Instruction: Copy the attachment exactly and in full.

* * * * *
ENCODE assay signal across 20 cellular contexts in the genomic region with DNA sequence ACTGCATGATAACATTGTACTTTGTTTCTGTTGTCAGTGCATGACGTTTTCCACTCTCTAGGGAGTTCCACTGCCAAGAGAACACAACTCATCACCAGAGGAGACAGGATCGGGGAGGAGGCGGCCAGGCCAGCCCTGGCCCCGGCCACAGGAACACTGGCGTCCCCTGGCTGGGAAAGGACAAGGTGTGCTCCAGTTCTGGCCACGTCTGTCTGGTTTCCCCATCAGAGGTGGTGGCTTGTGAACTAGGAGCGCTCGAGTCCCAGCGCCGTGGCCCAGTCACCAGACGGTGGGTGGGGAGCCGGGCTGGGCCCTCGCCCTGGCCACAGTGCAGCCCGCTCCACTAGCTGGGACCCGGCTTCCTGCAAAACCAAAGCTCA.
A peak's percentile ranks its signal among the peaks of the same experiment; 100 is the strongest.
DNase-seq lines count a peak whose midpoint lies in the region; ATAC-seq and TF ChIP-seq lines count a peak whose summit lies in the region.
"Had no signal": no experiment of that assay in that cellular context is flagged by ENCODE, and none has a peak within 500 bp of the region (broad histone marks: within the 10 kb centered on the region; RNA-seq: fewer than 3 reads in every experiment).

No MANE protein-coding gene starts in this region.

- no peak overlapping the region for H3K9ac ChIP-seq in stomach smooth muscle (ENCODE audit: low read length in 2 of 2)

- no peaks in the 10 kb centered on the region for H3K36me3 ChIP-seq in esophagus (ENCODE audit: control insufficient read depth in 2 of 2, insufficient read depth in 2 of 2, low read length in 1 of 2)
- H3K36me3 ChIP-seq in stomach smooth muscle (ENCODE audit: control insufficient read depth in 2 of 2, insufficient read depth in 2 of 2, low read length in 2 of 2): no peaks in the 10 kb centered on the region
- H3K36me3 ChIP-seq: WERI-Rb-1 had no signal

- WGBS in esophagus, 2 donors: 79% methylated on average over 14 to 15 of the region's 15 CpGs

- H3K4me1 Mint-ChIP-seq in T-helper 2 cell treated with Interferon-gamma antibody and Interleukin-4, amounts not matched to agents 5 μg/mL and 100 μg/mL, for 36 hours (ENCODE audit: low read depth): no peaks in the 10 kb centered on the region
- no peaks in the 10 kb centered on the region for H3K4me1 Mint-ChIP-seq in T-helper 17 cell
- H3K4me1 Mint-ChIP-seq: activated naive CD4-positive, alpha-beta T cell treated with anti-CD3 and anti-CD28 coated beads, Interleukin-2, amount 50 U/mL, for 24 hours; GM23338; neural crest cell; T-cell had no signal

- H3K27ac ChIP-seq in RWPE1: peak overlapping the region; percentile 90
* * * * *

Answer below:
ENCODE assay signal across 20 cellular contexts in the genomic region with DNA sequence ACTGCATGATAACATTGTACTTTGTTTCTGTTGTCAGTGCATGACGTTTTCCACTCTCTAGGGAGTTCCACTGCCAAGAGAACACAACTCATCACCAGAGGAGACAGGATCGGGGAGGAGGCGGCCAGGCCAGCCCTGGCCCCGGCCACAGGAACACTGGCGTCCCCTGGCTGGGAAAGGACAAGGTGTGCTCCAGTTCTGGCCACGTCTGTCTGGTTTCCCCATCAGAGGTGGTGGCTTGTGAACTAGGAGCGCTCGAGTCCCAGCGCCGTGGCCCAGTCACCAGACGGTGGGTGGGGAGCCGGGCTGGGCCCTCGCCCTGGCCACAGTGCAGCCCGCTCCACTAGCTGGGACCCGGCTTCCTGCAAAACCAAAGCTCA.
A peak's percentile ranks its signal among the peaks of the same experiment; 100 is the strongest.
DNase-seq lines count a peak whose midpoint lies in the region; ATAC-seq and TF ChIP-seq lines count a peak whose summit lies in the region.
"Had no signal": no experiment of that assay in that cellular context is flagged by ENCODE, and none has a peak within 500 bp of the region (broad histone marks: within the 10 kb centered on the region; RNA-seq: fewer than 3 reads in every experiment).

No MANE protein-coding gene starts in this region.

- no peak overlapping the region for H3K9ac ChIP-seq in stomach smooth muscle (ENCODE audit: low read length in 2 of 2)

- no peaks in the 10 kb centered on the region for H3K36me3 ChIP-seq in esophagus (ENCODE audit: control insufficient read depth in 2 of 2, insufficient read depth in 2 of 2, low read length in 1 of 2)
- H3K36me3 ChIP-seq in stomach smooth muscle (ENCODE audit: control insufficient read depth in 2 of 2, insufficient read depth in 2 of 2, low read length in 2 of 2): no peaks in the 10 kb centered on the region
- H3K36me3 ChIP-seq: WERI-Rb-1 had no signal

- WGBS in esophagus, 2 donors: 79% methylated on average over 14 to 15 of the region's 15 CpGs

- H3K4me1 Mint-ChIP-seq in T-helper 2 cell treated with Interferon-gamma antibody and Interleukin-4, amounts not matched to agents 5 μg/mL and 100 μg/mL, for 36 hours (ENCODE audit: low read depth): no peaks in the 10 kb centered on the region
- no peaks in the 10 kb centered on the region for H3K4me1 Mint-ChIP-seq in T-helper 17 cell
- H3K4me1 Mint-ChIP-seq: activated naive CD4-positive, alpha-beta T cell treated with anti-CD3 and anti-CD28 coated beads, Interleukin-2, amount 50 U/mL, for 24 hours; GM23338; neural crest cell; T-cell had no signal

- H3K27ac ChIP-seq in RWPE1: peak overlapping the region; percentile 90